• @J.R. There absolutely are long-term and career-level effects of this shutdown. See nature.com/news/…. There may be even larger-scale implications than one persons career. For example, our plan to get geothermal heat flux measurements from under Antarctica, a key parameter in ice sheet behavior (and therefore sea level rise), has been cancelled this year. – mankoff Oct 18 '13 at 20:23

It definitely has. And by that, it has an impact even on academic life outside of the US. One of the most important data and literature resource in medical and life science is the US National Center for Biotechnology Information, running for example the literature database PubMed. Now it has a statement on its website saying

Due to the lapse in government funding, the information on this web site may not be up to date, transactions submitted via the web site may not be processed, and the agency may not be able to respond to inquiries until appropriations are enacted.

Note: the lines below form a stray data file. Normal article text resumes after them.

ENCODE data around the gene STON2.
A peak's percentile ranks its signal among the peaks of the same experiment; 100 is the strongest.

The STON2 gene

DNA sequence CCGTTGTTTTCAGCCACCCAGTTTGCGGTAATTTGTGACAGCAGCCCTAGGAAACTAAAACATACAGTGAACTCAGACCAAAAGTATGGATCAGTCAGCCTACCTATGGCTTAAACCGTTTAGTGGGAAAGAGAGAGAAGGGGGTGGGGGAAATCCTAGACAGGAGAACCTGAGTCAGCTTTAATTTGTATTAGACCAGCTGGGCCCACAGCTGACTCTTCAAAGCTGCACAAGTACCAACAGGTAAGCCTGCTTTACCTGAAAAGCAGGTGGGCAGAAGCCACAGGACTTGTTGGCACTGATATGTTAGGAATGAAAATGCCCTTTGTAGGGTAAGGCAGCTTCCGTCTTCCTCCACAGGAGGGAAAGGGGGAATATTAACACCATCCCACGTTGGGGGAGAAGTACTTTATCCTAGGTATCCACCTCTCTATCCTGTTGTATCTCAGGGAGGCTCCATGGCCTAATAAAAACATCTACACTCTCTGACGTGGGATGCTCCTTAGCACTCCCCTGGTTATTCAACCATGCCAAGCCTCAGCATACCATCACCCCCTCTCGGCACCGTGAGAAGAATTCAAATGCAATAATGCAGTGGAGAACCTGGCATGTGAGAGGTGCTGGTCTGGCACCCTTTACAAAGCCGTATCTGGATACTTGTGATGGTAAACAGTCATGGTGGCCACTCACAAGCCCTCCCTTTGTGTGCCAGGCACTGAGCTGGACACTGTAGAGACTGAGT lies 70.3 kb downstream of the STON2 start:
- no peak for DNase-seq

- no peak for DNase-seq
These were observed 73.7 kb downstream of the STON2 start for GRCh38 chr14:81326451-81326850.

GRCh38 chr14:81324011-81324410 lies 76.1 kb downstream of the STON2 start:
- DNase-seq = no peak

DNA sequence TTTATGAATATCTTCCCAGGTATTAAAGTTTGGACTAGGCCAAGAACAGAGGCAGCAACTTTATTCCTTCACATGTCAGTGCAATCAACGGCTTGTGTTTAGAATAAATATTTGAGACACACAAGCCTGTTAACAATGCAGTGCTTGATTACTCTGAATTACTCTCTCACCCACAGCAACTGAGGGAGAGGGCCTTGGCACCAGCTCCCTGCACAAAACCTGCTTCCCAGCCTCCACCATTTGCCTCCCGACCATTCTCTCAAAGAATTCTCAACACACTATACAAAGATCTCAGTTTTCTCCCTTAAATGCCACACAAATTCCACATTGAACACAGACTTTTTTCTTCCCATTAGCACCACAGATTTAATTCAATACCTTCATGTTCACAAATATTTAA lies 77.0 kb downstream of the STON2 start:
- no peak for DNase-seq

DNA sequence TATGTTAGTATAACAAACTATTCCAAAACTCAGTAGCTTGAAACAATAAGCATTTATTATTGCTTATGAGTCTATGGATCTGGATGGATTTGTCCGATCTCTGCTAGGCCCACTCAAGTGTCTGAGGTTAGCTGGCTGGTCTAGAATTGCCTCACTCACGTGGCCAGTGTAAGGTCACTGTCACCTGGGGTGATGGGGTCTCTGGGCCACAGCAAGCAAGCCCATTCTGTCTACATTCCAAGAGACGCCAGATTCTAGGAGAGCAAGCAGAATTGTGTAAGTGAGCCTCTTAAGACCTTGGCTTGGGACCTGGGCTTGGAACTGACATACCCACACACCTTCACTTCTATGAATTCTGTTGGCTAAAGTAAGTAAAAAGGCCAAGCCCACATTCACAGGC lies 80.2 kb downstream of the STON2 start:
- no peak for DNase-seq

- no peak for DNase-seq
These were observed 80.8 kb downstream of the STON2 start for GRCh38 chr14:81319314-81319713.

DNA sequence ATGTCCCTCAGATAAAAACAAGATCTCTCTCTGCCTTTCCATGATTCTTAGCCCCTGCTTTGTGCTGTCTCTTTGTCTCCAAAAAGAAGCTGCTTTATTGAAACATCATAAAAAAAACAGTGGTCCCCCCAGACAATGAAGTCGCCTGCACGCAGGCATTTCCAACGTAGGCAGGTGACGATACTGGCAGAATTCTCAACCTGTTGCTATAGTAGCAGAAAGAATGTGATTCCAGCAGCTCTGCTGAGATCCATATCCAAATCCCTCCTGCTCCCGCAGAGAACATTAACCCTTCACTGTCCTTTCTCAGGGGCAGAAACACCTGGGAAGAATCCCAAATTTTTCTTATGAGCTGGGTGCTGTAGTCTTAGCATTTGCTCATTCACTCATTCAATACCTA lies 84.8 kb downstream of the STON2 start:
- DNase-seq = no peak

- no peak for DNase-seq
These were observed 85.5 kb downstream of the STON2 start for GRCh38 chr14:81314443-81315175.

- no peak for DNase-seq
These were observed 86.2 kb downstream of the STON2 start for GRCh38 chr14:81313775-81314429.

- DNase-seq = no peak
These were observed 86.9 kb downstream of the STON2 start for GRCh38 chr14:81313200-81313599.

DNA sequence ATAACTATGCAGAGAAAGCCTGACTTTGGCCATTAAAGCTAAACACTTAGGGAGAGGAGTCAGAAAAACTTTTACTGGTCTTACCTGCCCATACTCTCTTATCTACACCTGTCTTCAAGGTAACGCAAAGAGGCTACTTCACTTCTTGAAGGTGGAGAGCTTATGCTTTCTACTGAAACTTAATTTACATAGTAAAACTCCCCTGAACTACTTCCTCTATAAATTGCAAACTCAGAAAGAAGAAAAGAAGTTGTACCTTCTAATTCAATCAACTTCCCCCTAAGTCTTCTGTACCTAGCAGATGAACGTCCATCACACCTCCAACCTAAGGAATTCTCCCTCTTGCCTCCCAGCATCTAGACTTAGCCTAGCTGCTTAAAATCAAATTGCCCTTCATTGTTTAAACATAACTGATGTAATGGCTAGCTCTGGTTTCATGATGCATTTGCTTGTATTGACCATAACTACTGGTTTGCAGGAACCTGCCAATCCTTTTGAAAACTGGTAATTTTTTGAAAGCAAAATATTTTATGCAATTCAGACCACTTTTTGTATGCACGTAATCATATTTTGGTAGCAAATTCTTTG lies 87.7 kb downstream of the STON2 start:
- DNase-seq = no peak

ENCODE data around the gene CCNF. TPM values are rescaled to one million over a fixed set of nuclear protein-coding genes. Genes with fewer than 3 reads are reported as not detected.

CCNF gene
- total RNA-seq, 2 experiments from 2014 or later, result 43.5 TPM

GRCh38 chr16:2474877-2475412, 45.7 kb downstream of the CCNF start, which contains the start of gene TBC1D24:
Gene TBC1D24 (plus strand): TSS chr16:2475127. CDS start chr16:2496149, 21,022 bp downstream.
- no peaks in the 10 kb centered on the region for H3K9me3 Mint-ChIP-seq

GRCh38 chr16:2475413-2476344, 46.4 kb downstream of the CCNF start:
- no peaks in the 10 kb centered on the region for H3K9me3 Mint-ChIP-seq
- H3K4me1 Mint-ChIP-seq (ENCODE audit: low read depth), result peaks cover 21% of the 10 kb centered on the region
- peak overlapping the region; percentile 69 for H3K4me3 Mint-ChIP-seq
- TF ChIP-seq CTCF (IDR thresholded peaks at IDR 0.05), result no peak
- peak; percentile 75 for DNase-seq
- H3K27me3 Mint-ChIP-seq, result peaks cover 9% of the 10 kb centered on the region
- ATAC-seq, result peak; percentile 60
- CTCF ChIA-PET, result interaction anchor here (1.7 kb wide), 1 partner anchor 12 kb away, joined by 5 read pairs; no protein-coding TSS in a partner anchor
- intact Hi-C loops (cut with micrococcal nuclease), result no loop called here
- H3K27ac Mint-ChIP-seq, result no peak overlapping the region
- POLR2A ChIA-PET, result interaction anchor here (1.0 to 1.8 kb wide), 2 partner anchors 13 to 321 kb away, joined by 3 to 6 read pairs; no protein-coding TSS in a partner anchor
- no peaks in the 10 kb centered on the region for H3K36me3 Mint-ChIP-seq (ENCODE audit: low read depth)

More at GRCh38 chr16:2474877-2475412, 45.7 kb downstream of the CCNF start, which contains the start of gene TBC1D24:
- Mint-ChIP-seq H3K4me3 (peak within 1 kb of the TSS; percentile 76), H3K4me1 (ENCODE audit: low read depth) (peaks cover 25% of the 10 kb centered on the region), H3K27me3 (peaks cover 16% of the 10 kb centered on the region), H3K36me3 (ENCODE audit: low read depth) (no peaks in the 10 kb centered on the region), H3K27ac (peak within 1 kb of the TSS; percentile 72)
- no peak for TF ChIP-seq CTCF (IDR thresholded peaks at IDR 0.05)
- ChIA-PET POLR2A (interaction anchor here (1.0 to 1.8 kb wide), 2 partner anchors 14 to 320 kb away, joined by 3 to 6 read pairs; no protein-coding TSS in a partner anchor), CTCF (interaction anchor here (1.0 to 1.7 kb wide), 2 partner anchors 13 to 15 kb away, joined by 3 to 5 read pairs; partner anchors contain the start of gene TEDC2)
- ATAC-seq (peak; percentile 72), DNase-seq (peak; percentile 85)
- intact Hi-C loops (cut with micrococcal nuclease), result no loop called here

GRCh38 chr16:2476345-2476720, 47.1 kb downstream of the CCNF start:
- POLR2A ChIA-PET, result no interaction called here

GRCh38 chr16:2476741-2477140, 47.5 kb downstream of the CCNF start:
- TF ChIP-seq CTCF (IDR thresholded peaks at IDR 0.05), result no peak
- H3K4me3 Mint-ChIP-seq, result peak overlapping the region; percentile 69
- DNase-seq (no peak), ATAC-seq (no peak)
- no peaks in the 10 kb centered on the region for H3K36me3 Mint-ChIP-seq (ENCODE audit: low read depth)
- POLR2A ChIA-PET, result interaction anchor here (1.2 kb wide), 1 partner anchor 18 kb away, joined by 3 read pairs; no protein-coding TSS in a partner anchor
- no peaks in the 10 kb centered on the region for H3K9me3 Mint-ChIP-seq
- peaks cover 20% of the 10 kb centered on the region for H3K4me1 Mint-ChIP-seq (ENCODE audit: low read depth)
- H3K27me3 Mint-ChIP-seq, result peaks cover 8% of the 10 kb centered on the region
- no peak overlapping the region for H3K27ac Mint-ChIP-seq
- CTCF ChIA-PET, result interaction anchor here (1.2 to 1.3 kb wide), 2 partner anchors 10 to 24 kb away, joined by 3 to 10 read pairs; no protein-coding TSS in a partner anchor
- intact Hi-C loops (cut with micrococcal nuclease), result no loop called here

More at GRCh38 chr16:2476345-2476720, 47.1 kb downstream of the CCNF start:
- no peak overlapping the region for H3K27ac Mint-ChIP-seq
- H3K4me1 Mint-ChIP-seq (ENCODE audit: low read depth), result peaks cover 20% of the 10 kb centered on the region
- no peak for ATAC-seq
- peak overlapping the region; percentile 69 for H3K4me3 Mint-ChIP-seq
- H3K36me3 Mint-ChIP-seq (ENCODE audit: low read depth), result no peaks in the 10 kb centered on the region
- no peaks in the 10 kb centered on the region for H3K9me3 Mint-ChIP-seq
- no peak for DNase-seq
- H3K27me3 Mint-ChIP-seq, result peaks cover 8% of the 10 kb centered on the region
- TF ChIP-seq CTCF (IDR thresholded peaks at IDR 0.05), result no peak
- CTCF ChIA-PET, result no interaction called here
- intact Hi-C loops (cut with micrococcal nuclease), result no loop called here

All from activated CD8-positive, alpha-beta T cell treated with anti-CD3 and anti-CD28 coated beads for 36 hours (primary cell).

Concerning the National Institute of Health, the website http://www.usa.gov/shutdown.shtml states that

Research into life-threatening diseases and other areas will stop, and new patients won’t be accepted into clinical trials at the National Institutes of Health

I'm not sure how to interpret this, but it could mean that the research personnel is on unpaid leave.

  • Yeah, it is a good example. I suspect many recruitments also will be halted if it last so long. – user4511 Oct 2 '13 at 12:49
  • @VahidShirbisheh I'm not sure whether they will withdraw money that is already budgeted. But at least funding for new projects under government agencies will probably stop. – silvado Oct 2 '13 at 12:51